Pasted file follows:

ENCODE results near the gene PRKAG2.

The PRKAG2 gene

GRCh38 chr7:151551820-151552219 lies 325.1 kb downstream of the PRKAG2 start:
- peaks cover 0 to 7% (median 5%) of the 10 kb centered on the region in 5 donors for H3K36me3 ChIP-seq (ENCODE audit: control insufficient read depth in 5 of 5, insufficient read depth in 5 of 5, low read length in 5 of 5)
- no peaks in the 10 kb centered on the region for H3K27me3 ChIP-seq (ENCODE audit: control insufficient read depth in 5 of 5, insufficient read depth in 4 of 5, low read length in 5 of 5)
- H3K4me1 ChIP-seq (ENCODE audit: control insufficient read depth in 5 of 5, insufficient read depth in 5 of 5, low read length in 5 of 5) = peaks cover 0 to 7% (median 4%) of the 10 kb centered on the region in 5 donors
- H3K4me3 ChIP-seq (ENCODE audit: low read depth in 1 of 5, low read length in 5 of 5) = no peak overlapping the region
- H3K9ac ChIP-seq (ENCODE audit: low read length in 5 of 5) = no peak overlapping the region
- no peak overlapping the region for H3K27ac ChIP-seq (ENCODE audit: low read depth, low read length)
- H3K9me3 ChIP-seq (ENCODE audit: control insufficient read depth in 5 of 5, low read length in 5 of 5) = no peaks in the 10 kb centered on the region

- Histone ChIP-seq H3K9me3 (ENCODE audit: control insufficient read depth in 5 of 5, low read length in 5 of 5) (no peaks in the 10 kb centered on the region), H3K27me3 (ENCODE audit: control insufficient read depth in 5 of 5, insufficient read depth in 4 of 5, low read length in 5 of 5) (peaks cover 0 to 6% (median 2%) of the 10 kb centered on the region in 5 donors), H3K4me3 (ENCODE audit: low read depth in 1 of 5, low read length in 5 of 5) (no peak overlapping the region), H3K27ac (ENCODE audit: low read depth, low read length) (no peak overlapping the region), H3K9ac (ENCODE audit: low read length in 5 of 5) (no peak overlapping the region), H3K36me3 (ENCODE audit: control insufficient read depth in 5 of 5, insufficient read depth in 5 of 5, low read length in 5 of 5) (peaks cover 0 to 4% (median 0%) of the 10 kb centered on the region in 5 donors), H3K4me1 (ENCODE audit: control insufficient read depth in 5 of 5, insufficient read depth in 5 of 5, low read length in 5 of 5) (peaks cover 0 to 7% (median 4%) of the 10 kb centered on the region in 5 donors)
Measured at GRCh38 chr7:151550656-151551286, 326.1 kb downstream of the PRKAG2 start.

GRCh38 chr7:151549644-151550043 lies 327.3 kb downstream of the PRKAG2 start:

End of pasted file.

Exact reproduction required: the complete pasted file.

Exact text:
ENCODE results near the gene PRKAG2.

The PRKAG2 gene

GRCh38 chr7:151551820-151552219 lies 325.1 kb downstream of the PRKAG2 start:
- peaks cover 0 to 7% (median 5%) of the 10 kb centered on the region in 5 donors for H3K36me3 ChIP-seq (ENCODE audit: control insufficient read depth in 5 of 5, insufficient read depth in 5 of 5, low read length in 5 of 5)
- no peaks in the 10 kb centered on the region for H3K27me3 ChIP-seq (ENCODE audit: control insufficient read depth in 5 of 5, insufficient read depth in 4 of 5, low read length in 5 of 5)
- H3K4me1 ChIP-seq (ENCODE audit: control insufficient read depth in 5 of 5, insufficient read depth in 5 of 5, low read length in 5 of 5) = peaks cover 0 to 7% (median 4%) of the 10 kb centered on the region in 5 donors
- H3K4me3 ChIP-seq (ENCODE audit: low read depth in 1 of 5, low read length in 5 of 5) = no peak overlapping the region
- H3K9ac ChIP-seq (ENCODE audit: low read length in 5 of 5) = no peak overlapping the region
- no peak overlapping the region for H3K27ac ChIP-seq (ENCODE audit: low read depth, low read length)
- H3K9me3 ChIP-seq (ENCODE audit: control insufficient read depth in 5 of 5, low read length in 5 of 5) = no peaks in the 10 kb centered on the region

- Histone ChIP-seq H3K9me3 (ENCODE audit: control insufficient read depth in 5 of 5, low read length in 5 of 5) (no peaks in the 10 kb centered on the region), H3K27me3 (ENCODE audit: control insufficient read depth in 5 of 5, insufficient read depth in 4 of 5, low read length in 5 of 5) (peaks cover 0 to 6% (median 2%) of the 10 kb centered on the region in 5 donors), H3K4me3 (ENCODE audit: low read depth in 1 of 5, low read length in 5 of 5) (no peak overlapping the region), H3K27ac (ENCODE audit: low read depth, low read length) (no peak overlapping the region), H3K9ac (ENCODE audit: low read length in 5 of 5) (no peak overlapping the region), H3K36me3 (ENCODE audit: control insufficient read depth in 5 of 5, insufficient read depth in 5 of 5, low read length in 5 of 5) (peaks cover 0 to 4% (median 0%) of the 10 kb centered on the region in 5 donors), H3K4me1 (ENCODE audit: control insufficient read depth in 5 of 5, insufficient read depth in 5 of 5, low read length in 5 of 5) (peaks cover 0 to 7% (median 4%) of the 10 kb centered on the region in 5 donors)
Measured at GRCh38 chr7:151550656-151551286, 326.1 kb downstream of the PRKAG2 start.

GRCh38 chr7:151549644-151550043 lies 327.3 kb downstream of the PRKAG2 start: